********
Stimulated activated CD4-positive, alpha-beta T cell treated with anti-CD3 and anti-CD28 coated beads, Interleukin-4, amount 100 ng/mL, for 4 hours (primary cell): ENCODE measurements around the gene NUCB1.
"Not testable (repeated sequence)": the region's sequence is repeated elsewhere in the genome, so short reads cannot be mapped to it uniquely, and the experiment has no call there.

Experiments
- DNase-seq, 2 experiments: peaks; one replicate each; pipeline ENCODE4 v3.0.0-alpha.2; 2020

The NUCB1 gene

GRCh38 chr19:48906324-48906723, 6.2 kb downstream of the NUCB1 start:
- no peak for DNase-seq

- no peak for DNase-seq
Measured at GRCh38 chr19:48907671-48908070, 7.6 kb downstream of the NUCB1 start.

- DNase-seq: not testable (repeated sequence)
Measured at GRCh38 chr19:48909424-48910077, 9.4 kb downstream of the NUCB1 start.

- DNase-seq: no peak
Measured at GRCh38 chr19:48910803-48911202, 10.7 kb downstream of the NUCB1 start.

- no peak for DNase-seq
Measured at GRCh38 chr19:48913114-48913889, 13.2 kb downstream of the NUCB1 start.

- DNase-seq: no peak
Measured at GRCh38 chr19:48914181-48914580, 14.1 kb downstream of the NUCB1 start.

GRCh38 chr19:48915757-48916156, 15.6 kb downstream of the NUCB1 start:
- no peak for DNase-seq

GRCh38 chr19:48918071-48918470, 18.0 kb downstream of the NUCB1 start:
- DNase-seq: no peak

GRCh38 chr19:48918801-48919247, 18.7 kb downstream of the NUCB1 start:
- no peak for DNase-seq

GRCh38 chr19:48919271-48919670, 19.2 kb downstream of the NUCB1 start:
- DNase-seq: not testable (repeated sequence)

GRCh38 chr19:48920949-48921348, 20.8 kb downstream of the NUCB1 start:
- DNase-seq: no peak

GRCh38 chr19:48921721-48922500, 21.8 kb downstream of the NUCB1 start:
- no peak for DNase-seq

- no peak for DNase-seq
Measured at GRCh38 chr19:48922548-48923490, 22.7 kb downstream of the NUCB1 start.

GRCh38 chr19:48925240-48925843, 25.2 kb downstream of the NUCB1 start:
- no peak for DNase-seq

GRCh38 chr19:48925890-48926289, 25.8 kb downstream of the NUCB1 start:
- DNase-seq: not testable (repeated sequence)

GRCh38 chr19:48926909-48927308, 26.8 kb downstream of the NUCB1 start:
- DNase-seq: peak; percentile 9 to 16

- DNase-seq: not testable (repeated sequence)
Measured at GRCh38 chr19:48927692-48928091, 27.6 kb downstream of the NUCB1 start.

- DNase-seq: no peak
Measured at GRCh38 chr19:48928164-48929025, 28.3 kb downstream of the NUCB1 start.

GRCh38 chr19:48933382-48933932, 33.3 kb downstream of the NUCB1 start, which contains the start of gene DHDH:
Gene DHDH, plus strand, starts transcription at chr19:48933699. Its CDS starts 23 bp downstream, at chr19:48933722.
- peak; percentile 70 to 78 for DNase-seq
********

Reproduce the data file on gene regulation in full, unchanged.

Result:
Stimulated activated CD4-positive, alpha-beta T cell treated with anti-CD3 and anti-CD28 coated beads, Interleukin-4, amount 100 ng/mL, for 4 hours (primary cell): ENCODE measurements around the gene NUCB1.
"Not testable (repeated sequence)": the region's sequence is repeated elsewhere in the genome, so short reads cannot be mapped to it uniquely, and the experiment has no call there.

Experiments
- DNase-seq, 2 experiments: peaks; one replicate each; pipeline ENCODE4 v3.0.0-alpha.2; 2020

The NUCB1 gene

GRCh38 chr19:48906324-48906723, 6.2 kb downstream of the NUCB1 start:
- no peak for DNase-seq

- no peak for DNase-seq
Measured at GRCh38 chr19:48907671-48908070, 7.6 kb downstream of the NUCB1 start.

- DNase-seq: not testable (repeated sequence)
Measured at GRCh38 chr19:48909424-48910077, 9.4 kb downstream of the NUCB1 start.

- DNase-seq: no peak
Measured at GRCh38 chr19:48910803-48911202, 10.7 kb downstream of the NUCB1 start.

- no peak for DNase-seq
Measured at GRCh38 chr19:48913114-48913889, 13.2 kb downstream of the NUCB1 start.

- DNase-seq: no peak
Measured at GRCh38 chr19:48914181-48914580, 14.1 kb downstream of the NUCB1 start.

GRCh38 chr19:48915757-48916156, 15.6 kb downstream of the NUCB1 start:
- no peak for DNase-seq

GRCh38 chr19:48918071-48918470, 18.0 kb downstream of the NUCB1 start:
- DNase-seq: no peak

GRCh38 chr19:48918801-48919247, 18.7 kb downstream of the NUCB1 start:
- no peak for DNase-seq

GRCh38 chr19:48919271-48919670, 19.2 kb downstream of the NUCB1 start:
- DNase-seq: not testable (repeated sequence)

GRCh38 chr19:48920949-48921348, 20.8 kb downstream of the NUCB1 start:
- DNase-seq: no peak

GRCh38 chr19:48921721-48922500, 21.8 kb downstream of the NUCB1 start:
- no peak for DNase-seq

- no peak for DNase-seq
Measured at GRCh38 chr19:48922548-48923490, 22.7 kb downstream of the NUCB1 start.

GRCh38 chr19:48925240-48925843, 25.2 kb downstream of the NUCB1 start:
- no peak for DNase-seq

GRCh38 chr19:48925890-48926289, 25.8 kb downstream of the NUCB1 start:
- DNase-seq: not testable (repeated sequence)

GRCh38 chr19:48926909-48927308, 26.8 kb downstream of the NUCB1 start:
- DNase-seq: peak; percentile 9 to 16

- DNase-seq: not testable (repeated sequence)
Measured at GRCh38 chr19:48927692-48928091, 27.6 kb downstream of the NUCB1 start.

- DNase-seq: no peak
Measured at GRCh38 chr19:48928164-48929025, 28.3 kb downstream of the NUCB1 start.

GRCh38 chr19:48933382-48933932, 33.3 kb downstream of the NUCB1 start, which contains the start of gene DHDH:
Gene DHDH, plus strand, starts transcription at chr19:48933699. Its CDS starts 23 bp downstream, at chr19:48933722.
- peak; percentile 70 to 78 for DNase-seq